Obama vs. Reagan: America Enters New Era of Disability
This content is provided by Americans for Tax Reform Foundation.
Social Security was created in 1935 in order to provide a safety net to Americans without the ability to earn income. Over the past decades, the program has proliferated to the point of insolvency. In particular, Social Security’s Disability Insurance (DI) component has grown out of control and threatens the nation’s finances as well as the fundamental principle that citizens should not be reliant on government.
Like many government programs, DI grew rapidly in the years preceding the Reagan presidency. While benefits were collected by less than 800,000 individuals in 1960, 5.22 million people participated in the program in the final year of Jimmy Carter’s presidency, 1980.
Claiming accurately that there was “widespread abuse of the system which should not be allowed to continue,” President Reagan set about curbing the growth of the Disability Insurance program. He directed his Department of Health and Human Services to conduct reviews of DI claims. At the same time, the economy grew rapidly after the early 1980s recession ended.
The result was a significant departure from the upward trend in program participants of previous years. In the first two years of Reagan’s presidency, recipients of benefits fell from 5.01 million to 4.38 million, a 12.49 percent decrease. The demographic that saw the biggest drop in dependency was not disabled workers but rather able-bodied students ages 18 and 19 whose parents were classified as disabled. Between 1981 and 1983, the number of non-disabled adult beneficiaries of the DI program decreased by almost a full two thirds from nearly 150,000 to just over 50,000.
During the Obama administration, the DI program has grown at a rate similar to that at which it expanded before the Reagan presidency as the economy has struggled and eligibility has not been limited. Indeed, more Americans have gone on disability than have found jobs in the past three months. Between 2009 and 2011, total recipients are up over nine percent to 11.74 million, and the non-disabled adult subcategory has also risen. The average monthly benefit, which was $475.70 in 1985, became $1188.80 by 2011; the growth in average benefits has significantly outpaced inflation.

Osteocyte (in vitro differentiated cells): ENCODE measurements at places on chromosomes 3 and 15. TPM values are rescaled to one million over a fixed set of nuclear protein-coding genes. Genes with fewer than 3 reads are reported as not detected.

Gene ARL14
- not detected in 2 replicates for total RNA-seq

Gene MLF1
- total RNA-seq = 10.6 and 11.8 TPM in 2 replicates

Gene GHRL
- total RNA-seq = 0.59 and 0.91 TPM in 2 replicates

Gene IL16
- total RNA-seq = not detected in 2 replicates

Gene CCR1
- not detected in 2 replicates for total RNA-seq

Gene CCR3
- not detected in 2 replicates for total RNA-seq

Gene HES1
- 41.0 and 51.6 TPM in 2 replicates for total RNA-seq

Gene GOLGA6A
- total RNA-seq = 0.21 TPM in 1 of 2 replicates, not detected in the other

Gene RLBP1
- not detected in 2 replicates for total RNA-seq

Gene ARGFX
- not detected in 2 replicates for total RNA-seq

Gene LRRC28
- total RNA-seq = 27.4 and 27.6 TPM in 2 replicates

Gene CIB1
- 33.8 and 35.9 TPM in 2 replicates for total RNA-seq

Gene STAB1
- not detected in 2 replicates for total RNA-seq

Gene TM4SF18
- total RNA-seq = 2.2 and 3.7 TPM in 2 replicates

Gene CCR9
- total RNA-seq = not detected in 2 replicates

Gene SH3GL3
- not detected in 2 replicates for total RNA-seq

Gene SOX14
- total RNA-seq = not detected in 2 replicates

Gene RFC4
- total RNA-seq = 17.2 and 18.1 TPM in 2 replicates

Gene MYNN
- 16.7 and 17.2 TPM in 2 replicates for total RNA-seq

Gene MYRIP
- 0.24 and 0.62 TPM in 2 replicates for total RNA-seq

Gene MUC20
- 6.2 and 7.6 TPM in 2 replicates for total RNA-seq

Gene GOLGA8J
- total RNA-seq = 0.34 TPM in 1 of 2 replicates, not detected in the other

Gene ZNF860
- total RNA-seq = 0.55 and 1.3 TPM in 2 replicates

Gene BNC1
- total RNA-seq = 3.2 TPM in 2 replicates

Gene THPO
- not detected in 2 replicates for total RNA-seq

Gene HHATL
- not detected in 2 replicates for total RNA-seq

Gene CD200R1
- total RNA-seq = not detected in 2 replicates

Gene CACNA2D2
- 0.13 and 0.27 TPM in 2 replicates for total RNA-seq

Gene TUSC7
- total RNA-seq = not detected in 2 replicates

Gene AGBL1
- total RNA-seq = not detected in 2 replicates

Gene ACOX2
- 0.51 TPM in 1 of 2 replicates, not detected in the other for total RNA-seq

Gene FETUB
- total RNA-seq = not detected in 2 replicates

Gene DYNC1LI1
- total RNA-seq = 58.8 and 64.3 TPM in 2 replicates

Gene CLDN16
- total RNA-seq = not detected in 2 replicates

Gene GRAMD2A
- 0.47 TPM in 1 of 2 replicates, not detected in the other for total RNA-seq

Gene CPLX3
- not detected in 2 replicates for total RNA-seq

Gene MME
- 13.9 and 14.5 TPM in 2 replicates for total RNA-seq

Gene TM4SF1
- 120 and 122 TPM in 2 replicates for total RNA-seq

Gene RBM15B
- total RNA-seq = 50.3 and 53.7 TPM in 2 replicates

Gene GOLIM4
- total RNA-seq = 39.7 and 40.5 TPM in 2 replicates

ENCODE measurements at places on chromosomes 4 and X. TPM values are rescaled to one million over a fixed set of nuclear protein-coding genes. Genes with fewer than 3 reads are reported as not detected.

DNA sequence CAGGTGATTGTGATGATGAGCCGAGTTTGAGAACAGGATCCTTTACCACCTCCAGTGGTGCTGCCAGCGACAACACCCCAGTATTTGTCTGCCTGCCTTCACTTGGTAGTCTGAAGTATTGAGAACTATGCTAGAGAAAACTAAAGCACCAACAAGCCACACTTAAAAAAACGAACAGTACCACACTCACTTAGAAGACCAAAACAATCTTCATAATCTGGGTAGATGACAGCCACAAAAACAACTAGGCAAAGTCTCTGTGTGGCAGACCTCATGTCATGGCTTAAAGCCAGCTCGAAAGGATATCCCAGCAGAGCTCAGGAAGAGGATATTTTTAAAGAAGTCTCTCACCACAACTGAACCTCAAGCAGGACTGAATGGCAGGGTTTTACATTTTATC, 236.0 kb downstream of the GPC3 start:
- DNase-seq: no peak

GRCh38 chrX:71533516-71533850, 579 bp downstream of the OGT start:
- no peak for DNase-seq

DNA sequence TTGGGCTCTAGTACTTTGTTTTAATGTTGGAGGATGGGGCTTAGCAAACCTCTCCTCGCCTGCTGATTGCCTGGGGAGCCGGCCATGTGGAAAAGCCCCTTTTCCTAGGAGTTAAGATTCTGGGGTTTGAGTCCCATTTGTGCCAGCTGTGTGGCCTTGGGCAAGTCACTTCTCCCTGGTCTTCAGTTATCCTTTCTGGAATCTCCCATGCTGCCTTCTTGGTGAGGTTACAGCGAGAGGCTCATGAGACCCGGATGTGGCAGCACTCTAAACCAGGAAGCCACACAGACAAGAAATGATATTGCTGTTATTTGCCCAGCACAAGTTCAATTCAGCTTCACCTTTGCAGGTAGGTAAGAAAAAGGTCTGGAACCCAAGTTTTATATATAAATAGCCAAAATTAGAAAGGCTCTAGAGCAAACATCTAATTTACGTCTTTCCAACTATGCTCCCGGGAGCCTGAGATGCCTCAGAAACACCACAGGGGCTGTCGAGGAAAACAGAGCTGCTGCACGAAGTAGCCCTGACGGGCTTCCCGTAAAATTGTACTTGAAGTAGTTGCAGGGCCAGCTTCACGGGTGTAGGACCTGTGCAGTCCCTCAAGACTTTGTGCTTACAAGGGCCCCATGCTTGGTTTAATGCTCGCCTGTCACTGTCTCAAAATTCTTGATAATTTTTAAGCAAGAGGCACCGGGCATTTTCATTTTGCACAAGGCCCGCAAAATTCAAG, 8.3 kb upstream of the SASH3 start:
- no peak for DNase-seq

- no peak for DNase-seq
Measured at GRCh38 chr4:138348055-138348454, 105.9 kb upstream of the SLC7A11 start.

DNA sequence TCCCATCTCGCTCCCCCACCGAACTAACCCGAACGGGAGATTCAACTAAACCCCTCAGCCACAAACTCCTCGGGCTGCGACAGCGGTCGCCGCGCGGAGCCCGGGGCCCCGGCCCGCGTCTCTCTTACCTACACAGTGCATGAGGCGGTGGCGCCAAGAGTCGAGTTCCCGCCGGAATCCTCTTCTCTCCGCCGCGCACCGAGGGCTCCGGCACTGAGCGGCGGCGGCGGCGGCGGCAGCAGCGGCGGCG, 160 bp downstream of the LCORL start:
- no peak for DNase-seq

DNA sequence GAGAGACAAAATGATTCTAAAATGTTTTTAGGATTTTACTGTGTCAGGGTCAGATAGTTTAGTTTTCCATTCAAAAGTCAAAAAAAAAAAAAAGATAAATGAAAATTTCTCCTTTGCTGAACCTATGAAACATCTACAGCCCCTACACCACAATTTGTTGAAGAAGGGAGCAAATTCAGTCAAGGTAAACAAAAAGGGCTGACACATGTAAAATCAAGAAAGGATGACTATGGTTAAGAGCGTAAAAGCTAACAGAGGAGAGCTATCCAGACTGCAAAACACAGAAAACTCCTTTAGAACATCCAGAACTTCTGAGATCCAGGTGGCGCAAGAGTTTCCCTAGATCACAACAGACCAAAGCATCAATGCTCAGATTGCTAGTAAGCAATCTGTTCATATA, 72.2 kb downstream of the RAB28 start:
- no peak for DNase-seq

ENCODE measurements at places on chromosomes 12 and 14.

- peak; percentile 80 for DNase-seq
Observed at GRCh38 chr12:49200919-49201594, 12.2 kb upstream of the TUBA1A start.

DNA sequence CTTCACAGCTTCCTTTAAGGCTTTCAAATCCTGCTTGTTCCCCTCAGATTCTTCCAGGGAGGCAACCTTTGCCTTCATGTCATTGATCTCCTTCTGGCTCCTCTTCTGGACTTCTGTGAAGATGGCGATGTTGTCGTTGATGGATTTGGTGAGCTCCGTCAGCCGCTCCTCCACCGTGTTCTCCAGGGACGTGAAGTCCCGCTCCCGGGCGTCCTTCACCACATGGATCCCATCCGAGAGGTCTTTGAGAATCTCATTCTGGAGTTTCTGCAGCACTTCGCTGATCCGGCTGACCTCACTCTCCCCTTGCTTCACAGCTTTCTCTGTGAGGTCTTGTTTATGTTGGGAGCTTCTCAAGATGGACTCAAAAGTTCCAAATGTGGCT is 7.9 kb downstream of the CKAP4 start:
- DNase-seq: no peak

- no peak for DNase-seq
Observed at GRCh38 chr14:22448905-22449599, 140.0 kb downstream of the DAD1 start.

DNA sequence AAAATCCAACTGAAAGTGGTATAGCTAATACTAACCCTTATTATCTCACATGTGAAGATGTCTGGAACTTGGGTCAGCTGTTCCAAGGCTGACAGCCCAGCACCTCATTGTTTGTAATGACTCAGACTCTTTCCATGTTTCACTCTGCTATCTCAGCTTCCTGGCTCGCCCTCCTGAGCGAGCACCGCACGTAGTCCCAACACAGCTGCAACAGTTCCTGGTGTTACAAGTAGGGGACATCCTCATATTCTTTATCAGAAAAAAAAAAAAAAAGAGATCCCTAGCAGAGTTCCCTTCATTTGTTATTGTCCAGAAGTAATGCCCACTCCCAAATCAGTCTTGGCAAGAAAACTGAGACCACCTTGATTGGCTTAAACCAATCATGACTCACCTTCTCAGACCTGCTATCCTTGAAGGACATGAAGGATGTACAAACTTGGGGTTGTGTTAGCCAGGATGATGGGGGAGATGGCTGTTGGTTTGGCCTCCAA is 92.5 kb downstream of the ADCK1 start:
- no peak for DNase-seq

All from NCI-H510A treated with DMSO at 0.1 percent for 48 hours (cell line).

The problem of the DI program’s recent growth has rightly attracted congressional attention. Senator Jeff Sessions, Ranking Member of the Senate Budget Committee, recently requested a report on this topic from the Congressional Budget Office (CBO). The report came to several unsettling conclusions, including a finding that the number of beneficiaries as a percentage of the population age 20 to 64 has risen rapidly. A press release from the Senate Budget Committee Republicans also notes that the program’s trust fund is expected to be exhausted as early as 2016 and that known overpayments to beneficiaries are common.
What has happened to the DI component of Social Security is in line with a pattern of increasing reliance on government amidst a floundering recovery under President Obama that contrasts sharply with the drop in government transfer payments that accompanied the solid growth overseen by President Reagan. As weary Americans search for solutions that will return the nation to prosperity, they ought to look to Reagan’s legacy of concurrently expanding the economy by instituting market-based reforms and reducing dependence.